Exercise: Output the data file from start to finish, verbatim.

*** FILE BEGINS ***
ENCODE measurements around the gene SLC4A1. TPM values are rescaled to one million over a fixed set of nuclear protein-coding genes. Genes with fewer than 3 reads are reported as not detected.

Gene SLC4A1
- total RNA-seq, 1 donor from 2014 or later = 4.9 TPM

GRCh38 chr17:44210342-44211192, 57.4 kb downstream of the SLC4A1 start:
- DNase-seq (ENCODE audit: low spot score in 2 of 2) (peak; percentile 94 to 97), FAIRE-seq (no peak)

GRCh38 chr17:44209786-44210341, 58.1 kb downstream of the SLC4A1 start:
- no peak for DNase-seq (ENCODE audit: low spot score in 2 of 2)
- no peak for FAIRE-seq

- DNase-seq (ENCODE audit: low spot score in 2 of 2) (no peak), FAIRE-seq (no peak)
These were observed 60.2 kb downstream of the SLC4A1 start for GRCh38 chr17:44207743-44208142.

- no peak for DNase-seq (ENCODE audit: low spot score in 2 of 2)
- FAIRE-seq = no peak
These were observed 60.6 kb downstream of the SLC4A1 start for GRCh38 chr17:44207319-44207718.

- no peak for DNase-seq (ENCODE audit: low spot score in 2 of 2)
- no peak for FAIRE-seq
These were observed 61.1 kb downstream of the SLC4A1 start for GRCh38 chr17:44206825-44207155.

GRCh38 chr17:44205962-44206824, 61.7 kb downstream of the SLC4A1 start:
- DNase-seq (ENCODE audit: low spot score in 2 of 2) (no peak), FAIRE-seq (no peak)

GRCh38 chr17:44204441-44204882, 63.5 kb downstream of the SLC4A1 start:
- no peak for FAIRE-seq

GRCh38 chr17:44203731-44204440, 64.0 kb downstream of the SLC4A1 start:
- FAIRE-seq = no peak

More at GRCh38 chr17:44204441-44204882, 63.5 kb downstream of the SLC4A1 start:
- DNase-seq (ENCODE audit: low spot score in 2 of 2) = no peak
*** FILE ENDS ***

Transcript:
ENCODE measurements around the gene SLC4A1. TPM values are rescaled to one million over a fixed set of nuclear protein-coding genes. Genes with fewer than 3 reads are reported as not detected.

Gene SLC4A1
- total RNA-seq, 1 donor from 2014 or later = 4.9 TPM

GRCh38 chr17:44210342-44211192, 57.4 kb downstream of the SLC4A1 start:
- DNase-seq (ENCODE audit: low spot score in 2 of 2) (peak; percentile 94 to 97), FAIRE-seq (no peak)

GRCh38 chr17:44209786-44210341, 58.1 kb downstream of the SLC4A1 start:
- no peak for DNase-seq (ENCODE audit: low spot score in 2 of 2)
- no peak for FAIRE-seq

- DNase-seq (ENCODE audit: low spot score in 2 of 2) (no peak), FAIRE-seq (no peak)
These were observed 60.2 kb downstream of the SLC4A1 start for GRCh38 chr17:44207743-44208142.

- no peak for DNase-seq (ENCODE audit: low spot score in 2 of 2)
- FAIRE-seq = no peak
These were observed 60.6 kb downstream of the SLC4A1 start for GRCh38 chr17:44207319-44207718.

- no peak for DNase-seq (ENCODE audit: low spot score in 2 of 2)
- no peak for FAIRE-seq
These were observed 61.1 kb downstream of the SLC4A1 start for GRCh38 chr17:44206825-44207155.

GRCh38 chr17:44205962-44206824, 61.7 kb downstream of the SLC4A1 start:
- DNase-seq (ENCODE audit: low spot score in 2 of 2) (no peak), FAIRE-seq (no peak)

GRCh38 chr17:44204441-44204882, 63.5 kb downstream of the SLC4A1 start:
- no peak for FAIRE-seq

GRCh38 chr17:44203731-44204440, 64.0 kb downstream of the SLC4A1 start:
- FAIRE-seq = no peak

More at GRCh38 chr17:44204441-44204882, 63.5 kb downstream of the SLC4A1 start:
- DNase-seq (ENCODE audit: low spot score in 2 of 2) = no peak